NASHVILLE, Tenn. (WKRN) — For the first time, parents from The Covenant School are collectively making their stance known. In a strongly worded filing, parents stated they do not want the shooter’s so-called “manifesto” to be released to the public.
The parents have requested a judge to hear their plea before making a decision on the matter.
The briefing was filed on behalf of the three families who lost children in the shooting and families of surviving children.
The filing described a “pain that no words can adequately describe” and an “unimaginable nightmare” while noting the surviving children’s sense of safety has been forever altered.
“No one was more traumatized, or has suffered more, than the families of the victims and survivors of the Covenant school atrocity. No one. And no one can claim a remotely similar interest in whether the writings of the shooter be released.”
The Metro Nashville Police Department has submitted a journal, along with a proposed redacted version for the public, to a Davidson County judge.
Both are under seal and were expected to to be the center of discussion in a hearing on Thursday, May 18 — which has been rescheduled for Monday, May 22 — after several lawsuits were filed calling for Metro police to release the shooter’s manifesto.
The stance of the families involved in the filing is that no good can come from the release of the writings. In fact, they believe the materials shouldn’t be released at all, referring to them as “dangerous and harmful writings of a mentally-damaged person.”
More than three-quarters of families at The Covenant School reportedly support the intervention filing.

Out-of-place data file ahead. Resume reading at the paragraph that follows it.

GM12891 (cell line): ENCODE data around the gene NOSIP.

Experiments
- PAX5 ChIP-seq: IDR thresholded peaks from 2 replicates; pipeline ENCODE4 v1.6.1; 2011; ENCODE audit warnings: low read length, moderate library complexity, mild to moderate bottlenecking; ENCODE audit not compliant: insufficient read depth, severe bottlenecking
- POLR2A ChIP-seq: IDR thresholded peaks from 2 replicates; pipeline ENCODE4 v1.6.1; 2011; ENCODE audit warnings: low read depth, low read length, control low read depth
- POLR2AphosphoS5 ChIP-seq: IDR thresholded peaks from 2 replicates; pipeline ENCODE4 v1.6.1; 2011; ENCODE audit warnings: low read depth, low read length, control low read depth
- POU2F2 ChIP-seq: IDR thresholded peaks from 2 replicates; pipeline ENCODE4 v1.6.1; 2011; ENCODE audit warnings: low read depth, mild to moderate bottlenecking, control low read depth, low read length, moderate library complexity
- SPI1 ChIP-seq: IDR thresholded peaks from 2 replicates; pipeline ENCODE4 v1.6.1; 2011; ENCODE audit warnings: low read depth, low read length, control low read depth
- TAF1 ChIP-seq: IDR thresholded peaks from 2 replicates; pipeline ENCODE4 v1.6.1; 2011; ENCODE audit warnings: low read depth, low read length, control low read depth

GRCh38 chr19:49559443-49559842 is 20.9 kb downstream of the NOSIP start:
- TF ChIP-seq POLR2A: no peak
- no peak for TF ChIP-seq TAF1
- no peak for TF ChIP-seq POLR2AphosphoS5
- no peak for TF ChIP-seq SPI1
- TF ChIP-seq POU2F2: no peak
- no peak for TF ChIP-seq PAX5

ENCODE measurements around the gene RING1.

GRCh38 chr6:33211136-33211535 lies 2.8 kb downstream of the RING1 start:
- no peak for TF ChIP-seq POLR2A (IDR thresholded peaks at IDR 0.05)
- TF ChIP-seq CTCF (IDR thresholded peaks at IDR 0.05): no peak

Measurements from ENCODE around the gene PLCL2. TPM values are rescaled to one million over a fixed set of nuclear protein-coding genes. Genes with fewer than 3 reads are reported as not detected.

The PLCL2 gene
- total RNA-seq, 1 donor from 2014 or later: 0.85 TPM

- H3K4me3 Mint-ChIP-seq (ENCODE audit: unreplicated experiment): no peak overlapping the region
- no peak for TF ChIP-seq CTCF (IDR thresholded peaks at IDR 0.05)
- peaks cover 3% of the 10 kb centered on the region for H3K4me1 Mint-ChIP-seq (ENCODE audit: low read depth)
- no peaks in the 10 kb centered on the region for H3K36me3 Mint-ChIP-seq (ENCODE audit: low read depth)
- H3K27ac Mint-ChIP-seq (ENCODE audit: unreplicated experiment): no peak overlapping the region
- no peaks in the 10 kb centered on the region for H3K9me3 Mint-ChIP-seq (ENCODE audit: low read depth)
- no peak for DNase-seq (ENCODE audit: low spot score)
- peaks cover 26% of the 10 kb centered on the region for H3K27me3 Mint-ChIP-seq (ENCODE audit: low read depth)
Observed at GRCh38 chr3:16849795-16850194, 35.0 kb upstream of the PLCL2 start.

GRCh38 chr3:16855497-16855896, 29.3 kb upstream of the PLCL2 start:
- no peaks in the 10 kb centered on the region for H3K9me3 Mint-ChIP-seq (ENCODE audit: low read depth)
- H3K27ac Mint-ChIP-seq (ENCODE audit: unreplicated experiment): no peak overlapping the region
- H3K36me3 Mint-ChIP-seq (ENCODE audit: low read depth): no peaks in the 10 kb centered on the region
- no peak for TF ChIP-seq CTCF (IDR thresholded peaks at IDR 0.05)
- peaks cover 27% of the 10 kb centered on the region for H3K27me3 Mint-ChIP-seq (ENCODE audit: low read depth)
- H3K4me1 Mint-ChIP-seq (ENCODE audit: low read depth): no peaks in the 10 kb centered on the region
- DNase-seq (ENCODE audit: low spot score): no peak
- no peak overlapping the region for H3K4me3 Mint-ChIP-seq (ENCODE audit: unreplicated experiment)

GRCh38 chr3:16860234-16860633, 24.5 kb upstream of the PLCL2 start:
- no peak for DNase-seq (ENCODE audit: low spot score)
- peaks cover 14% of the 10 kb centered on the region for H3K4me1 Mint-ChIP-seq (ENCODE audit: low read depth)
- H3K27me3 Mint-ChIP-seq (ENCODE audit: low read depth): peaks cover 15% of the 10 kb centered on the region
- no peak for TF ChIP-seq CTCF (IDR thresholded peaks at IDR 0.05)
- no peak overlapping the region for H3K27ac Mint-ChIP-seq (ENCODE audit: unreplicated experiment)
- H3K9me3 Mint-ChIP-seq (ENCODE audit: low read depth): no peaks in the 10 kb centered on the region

“More families are signing up every minute, and we expect additional families will continue to opt-in for the next few days,” the filing reads.
The parents are seeking the court to refrain from ordering the release of any documents until, at the earliest, the scheduled June 9 hearing so that “the children of The Covenant School might finish the school year in peace.”
The Covenant families also want to the ability to give victim impact statements.
Three separate lawsuits have been filed, all of which call for the release of the written materials and other documents related to the shooting.
All parties involved in the litigation will have an opportunity to voice their opinions to the court as to what should and should not be released.
On March 27, six people, including three children, were shot and killed by 28-year-old Audrey Hale at the Covenant School in Green Hills. The victims were identified as Evelyn Dieckhaus, Hallie Scruggs, and William Kinney, all 9 years old; as well as Cynthia Peak, 61; Dr. Katherine Koonce, 60; and Mike Hill, 61.
Inside the home, officers found two shotguns, one in a bedroom closet and another next to a desk in a bedroom. A suicide note was found on a desk in one of the bedrooms.
There were also five Covenant School yearbooks taken from the home. Police reported Hale attended The Covenant School at one time.
Investigators also seized what they described as a psych medical folder. Hale was also reportedly under doctor’s care for an “emotional disorder.” Hale’s parents thought the shooter only owned one gun and that it had been sold.
According to police, Hale fired a total of 152 rounds (126 rifle rounds and 26 nine-millimeter rounds) from the time Hale shot their way into the school to the time Hale was shot and killed by police.
The collective writings written by Hale found in a vehicle left in the school parking lot, and others found in the home search, show Hale documented the planning over a period of months to commit mass murder at The Covenant School. Hale also considered “the actions of other mass murderers.”